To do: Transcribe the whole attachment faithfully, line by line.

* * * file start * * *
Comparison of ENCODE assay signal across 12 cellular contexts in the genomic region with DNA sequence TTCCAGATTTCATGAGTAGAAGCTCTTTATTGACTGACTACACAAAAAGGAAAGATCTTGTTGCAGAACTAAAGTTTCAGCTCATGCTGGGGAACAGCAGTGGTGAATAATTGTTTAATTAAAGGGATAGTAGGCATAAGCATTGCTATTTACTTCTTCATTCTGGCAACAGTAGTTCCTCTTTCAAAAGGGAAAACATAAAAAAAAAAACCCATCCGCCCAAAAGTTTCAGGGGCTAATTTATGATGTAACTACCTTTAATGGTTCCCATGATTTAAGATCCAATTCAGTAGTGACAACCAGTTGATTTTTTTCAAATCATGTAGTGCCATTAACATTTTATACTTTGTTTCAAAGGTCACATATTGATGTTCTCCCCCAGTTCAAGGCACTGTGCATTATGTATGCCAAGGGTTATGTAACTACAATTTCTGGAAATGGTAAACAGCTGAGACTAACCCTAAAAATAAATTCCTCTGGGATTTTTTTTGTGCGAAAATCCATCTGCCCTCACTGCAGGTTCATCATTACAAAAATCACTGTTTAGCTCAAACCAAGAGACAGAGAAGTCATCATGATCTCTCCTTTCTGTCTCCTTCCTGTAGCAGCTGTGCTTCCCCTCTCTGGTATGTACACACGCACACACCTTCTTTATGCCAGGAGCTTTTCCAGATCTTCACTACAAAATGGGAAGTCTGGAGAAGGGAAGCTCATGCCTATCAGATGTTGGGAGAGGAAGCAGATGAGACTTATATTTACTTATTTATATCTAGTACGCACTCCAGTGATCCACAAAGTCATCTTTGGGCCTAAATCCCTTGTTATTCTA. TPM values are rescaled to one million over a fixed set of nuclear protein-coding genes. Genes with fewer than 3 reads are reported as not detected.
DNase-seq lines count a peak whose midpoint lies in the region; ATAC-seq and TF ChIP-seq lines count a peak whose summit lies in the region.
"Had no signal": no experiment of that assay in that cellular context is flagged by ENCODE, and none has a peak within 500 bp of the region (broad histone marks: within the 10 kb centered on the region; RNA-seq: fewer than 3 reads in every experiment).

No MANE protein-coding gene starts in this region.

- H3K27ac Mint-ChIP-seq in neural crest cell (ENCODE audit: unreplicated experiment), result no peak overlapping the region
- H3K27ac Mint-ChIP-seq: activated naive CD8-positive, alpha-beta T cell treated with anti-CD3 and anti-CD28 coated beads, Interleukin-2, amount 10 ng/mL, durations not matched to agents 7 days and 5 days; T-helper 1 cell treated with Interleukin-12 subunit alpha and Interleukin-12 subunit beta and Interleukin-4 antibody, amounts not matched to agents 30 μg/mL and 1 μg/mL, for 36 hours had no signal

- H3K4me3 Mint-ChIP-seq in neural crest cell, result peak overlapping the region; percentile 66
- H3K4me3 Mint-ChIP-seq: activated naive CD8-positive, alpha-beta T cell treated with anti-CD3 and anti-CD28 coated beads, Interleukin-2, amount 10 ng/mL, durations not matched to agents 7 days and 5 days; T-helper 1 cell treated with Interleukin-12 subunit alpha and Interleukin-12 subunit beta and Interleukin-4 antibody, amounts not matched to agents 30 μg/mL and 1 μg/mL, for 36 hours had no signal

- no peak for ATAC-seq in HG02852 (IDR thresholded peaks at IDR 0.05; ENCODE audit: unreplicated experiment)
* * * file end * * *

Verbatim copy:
Comparison of ENCODE assay signal across 12 cellular contexts in the genomic region with DNA sequence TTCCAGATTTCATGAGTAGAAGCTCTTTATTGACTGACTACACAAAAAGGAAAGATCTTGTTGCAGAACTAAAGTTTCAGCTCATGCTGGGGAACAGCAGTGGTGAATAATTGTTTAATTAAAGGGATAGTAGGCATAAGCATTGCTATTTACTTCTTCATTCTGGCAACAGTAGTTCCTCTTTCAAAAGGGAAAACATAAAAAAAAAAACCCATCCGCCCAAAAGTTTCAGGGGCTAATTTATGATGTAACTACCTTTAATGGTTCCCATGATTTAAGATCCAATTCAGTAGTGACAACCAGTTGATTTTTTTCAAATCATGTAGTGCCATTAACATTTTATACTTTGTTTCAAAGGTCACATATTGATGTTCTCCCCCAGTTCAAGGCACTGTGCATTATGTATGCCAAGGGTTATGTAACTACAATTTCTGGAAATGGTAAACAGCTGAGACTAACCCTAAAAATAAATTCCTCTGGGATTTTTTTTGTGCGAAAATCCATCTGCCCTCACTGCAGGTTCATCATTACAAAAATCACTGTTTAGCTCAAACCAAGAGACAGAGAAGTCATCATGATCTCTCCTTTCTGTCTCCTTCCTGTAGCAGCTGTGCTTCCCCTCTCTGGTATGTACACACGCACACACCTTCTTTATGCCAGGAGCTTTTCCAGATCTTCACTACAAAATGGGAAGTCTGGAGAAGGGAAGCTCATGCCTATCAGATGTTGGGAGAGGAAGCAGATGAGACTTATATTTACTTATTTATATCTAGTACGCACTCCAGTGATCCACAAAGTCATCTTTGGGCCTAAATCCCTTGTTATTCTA. TPM values are rescaled to one million over a fixed set of nuclear protein-coding genes. Genes with fewer than 3 reads are reported as not detected.
DNase-seq lines count a peak whose midpoint lies in the region; ATAC-seq and TF ChIP-seq lines count a peak whose summit lies in the region.
"Had no signal": no experiment of that assay in that cellular context is flagged by ENCODE, and none has a peak within 500 bp of the region (broad histone marks: within the 10 kb centered on the region; RNA-seq: fewer than 3 reads in every experiment).

No MANE protein-coding gene starts in this region.

- H3K27ac Mint-ChIP-seq in neural crest cell (ENCODE audit: unreplicated experiment), result no peak overlapping the region
- H3K27ac Mint-ChIP-seq: activated naive CD8-positive, alpha-beta T cell treated with anti-CD3 and anti-CD28 coated beads, Interleukin-2, amount 10 ng/mL, durations not matched to agents 7 days and 5 days; T-helper 1 cell treated with Interleukin-12 subunit alpha and Interleukin-12 subunit beta and Interleukin-4 antibody, amounts not matched to agents 30 μg/mL and 1 μg/mL, for 36 hours had no signal

- H3K4me3 Mint-ChIP-seq in neural crest cell, result peak overlapping the region; percentile 66
- H3K4me3 Mint-ChIP-seq: activated naive CD8-positive, alpha-beta T cell treated with anti-CD3 and anti-CD28 coated beads, Interleukin-2, amount 10 ng/mL, durations not matched to agents 7 days and 5 days; T-helper 1 cell treated with Interleukin-12 subunit alpha and Interleukin-12 subunit beta and Interleukin-4 antibody, amounts not matched to agents 30 μg/mL and 1 μg/mL, for 36 hours had no signal

- no peak for ATAC-seq in HG02852 (IDR thresholded peaks at IDR 0.05; ENCODE audit: unreplicated experiment)